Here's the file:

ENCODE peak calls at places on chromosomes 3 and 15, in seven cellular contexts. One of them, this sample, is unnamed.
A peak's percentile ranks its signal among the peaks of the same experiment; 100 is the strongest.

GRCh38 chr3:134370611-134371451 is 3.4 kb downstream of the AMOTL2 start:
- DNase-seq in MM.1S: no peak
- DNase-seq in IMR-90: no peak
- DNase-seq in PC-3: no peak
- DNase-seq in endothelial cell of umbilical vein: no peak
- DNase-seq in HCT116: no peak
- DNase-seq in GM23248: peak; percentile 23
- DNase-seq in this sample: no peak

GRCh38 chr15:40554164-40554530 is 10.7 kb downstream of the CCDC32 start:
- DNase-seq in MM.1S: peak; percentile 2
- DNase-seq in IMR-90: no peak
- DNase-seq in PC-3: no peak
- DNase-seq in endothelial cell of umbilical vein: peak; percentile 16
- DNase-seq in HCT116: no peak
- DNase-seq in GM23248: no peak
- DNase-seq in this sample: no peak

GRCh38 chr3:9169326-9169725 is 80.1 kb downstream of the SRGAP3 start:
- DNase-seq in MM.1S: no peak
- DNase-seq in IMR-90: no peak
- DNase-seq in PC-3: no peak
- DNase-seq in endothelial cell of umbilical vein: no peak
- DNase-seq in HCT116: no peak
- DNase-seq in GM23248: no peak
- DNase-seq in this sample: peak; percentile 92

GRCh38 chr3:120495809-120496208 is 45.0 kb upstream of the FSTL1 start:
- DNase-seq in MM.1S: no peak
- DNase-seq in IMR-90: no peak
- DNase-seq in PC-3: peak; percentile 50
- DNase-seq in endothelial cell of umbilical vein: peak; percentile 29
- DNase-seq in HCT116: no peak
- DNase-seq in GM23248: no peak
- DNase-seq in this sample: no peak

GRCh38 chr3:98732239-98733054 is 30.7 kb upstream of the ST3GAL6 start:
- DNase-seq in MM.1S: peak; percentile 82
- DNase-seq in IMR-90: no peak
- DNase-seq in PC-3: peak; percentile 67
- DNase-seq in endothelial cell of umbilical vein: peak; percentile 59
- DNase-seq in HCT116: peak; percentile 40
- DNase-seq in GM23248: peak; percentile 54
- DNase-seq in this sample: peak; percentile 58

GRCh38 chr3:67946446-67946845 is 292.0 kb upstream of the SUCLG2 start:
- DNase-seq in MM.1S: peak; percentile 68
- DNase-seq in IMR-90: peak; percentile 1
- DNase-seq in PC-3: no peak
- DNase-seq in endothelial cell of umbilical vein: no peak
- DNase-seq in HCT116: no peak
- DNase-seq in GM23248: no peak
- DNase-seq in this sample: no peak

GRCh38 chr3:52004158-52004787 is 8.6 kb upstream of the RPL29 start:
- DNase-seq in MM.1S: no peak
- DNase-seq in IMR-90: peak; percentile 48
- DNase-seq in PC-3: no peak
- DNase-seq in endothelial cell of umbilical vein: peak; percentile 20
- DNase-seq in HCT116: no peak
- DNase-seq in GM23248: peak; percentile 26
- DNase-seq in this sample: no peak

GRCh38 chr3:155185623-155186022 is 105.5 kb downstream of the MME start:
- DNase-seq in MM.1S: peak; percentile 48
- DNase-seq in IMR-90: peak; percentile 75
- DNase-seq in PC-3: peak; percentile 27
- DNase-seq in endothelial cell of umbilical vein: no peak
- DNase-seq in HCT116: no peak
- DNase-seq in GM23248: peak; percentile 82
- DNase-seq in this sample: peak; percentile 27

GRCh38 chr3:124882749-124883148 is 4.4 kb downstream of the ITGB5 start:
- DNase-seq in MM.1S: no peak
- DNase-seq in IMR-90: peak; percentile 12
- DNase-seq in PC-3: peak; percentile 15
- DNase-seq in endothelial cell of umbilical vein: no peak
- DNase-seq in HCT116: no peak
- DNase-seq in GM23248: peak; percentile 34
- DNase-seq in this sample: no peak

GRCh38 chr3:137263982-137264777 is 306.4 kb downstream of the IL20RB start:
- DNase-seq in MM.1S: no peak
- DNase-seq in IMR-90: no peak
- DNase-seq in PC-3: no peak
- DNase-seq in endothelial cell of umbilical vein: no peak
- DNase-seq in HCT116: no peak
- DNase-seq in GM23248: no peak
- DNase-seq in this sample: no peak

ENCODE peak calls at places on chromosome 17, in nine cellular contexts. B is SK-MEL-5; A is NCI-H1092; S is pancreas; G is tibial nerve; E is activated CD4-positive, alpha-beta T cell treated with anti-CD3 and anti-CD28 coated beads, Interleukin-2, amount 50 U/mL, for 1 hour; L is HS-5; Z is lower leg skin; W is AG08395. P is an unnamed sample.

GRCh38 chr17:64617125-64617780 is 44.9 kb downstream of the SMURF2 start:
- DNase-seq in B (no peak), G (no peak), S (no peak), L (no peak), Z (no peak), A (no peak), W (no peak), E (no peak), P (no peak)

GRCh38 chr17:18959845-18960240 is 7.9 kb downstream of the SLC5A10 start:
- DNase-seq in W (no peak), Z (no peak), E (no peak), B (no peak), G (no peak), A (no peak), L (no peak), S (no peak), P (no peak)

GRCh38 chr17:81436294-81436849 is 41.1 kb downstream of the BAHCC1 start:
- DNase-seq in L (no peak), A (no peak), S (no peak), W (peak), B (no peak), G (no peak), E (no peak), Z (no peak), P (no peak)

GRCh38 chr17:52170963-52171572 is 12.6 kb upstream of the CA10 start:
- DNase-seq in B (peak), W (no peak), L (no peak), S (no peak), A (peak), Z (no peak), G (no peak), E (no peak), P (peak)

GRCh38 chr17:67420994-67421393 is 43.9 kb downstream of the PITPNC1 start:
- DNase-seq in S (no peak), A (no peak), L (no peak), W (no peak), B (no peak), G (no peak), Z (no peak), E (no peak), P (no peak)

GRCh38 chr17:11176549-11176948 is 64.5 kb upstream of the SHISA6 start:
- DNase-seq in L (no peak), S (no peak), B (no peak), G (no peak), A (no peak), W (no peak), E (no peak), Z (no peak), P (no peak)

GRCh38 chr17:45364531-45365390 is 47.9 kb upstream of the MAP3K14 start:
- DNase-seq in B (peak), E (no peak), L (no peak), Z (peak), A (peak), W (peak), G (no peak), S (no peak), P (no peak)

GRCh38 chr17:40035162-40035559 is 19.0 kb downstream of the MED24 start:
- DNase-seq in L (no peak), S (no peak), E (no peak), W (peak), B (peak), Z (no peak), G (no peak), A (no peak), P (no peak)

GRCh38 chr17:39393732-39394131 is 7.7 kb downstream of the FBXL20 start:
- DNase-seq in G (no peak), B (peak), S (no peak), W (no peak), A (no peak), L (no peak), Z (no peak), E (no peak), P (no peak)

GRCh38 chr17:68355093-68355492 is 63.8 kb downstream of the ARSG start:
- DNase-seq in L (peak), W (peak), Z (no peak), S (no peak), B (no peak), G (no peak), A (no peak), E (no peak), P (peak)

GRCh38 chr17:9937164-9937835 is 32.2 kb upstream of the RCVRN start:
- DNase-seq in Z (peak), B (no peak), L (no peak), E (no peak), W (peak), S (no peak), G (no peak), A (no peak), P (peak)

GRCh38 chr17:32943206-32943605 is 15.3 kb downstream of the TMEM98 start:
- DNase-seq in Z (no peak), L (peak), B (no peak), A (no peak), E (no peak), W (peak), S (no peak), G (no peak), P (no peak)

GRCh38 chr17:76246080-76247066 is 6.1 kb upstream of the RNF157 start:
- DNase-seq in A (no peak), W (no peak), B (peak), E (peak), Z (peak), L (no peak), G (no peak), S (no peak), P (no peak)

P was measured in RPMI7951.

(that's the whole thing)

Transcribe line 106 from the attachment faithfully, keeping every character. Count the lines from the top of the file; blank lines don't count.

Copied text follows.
GRCh38 chr17:32943206-32943605 is 15.3 kb downstream of the TMEM98 start: